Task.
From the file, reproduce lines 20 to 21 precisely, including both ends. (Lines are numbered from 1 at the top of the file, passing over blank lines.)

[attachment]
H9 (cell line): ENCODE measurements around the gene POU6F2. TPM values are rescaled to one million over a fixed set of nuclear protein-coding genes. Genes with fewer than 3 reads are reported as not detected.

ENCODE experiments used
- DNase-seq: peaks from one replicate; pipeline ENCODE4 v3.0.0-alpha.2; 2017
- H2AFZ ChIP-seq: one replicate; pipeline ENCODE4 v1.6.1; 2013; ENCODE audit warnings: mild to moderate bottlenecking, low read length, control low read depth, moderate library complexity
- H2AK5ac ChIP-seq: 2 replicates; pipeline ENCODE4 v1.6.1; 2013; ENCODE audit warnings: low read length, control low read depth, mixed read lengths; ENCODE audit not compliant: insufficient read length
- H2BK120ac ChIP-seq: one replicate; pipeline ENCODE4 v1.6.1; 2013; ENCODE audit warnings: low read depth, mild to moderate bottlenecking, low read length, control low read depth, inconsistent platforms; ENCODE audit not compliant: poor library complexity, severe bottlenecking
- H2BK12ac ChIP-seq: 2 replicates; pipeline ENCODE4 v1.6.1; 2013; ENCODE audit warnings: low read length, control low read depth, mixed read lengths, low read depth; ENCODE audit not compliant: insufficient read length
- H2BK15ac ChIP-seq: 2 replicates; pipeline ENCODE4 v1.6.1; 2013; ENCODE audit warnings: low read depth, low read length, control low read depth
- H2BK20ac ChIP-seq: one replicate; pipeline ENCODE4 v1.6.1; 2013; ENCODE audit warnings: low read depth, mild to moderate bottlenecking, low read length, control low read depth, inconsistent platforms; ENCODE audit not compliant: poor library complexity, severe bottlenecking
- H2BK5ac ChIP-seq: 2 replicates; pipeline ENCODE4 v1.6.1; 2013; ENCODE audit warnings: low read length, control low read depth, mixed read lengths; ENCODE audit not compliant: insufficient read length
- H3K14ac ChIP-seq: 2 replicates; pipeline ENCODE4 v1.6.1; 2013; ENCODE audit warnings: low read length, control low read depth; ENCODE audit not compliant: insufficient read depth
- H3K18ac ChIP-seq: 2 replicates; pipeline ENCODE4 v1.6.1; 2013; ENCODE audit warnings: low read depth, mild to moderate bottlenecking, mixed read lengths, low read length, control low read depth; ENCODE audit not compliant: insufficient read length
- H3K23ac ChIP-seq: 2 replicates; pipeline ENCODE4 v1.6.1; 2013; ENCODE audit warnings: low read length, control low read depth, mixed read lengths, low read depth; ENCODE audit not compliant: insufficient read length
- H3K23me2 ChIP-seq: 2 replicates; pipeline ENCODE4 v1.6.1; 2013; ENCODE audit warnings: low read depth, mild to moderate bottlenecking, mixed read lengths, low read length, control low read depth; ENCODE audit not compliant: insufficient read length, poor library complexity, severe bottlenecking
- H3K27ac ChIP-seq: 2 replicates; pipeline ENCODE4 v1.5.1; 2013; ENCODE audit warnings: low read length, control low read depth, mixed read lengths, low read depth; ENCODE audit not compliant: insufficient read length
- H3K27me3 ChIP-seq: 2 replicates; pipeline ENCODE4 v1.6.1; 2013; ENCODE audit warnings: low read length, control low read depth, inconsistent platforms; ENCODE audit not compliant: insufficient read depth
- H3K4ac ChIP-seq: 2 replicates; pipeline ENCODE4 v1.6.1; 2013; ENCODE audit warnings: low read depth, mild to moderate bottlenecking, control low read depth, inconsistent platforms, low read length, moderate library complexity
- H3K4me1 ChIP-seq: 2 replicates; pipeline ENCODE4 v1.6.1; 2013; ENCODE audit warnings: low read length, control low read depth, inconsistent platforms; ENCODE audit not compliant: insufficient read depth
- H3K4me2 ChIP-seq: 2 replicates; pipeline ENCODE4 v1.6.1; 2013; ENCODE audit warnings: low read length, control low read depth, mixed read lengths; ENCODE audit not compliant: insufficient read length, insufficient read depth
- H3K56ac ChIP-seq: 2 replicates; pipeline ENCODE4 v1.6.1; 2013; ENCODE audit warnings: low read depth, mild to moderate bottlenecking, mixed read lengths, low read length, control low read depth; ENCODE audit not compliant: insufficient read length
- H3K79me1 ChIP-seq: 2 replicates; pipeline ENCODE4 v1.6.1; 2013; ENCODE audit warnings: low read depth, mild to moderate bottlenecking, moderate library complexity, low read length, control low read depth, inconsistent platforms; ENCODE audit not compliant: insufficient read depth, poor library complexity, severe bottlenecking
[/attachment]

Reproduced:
- H3K56ac ChIP-seq: 2 replicates; pipeline ENCODE4 v1.6.1; 2013; ENCODE audit warnings: low read depth, mild to moderate bottlenecking, mixed read lengths, low read length, control low read depth; ENCODE audit not compliant: insufficient read length
- H3K79me1 ChIP-seq: 2 replicates; pipeline ENCODE4 v1.6.1; 2013; ENCODE audit warnings: low read depth, mild to moderate bottlenecking, moderate library complexity, low read length, control low read depth, inconsistent platforms; ENCODE audit not compliant: insufficient read depth, poor library complexity, severe bottlenecking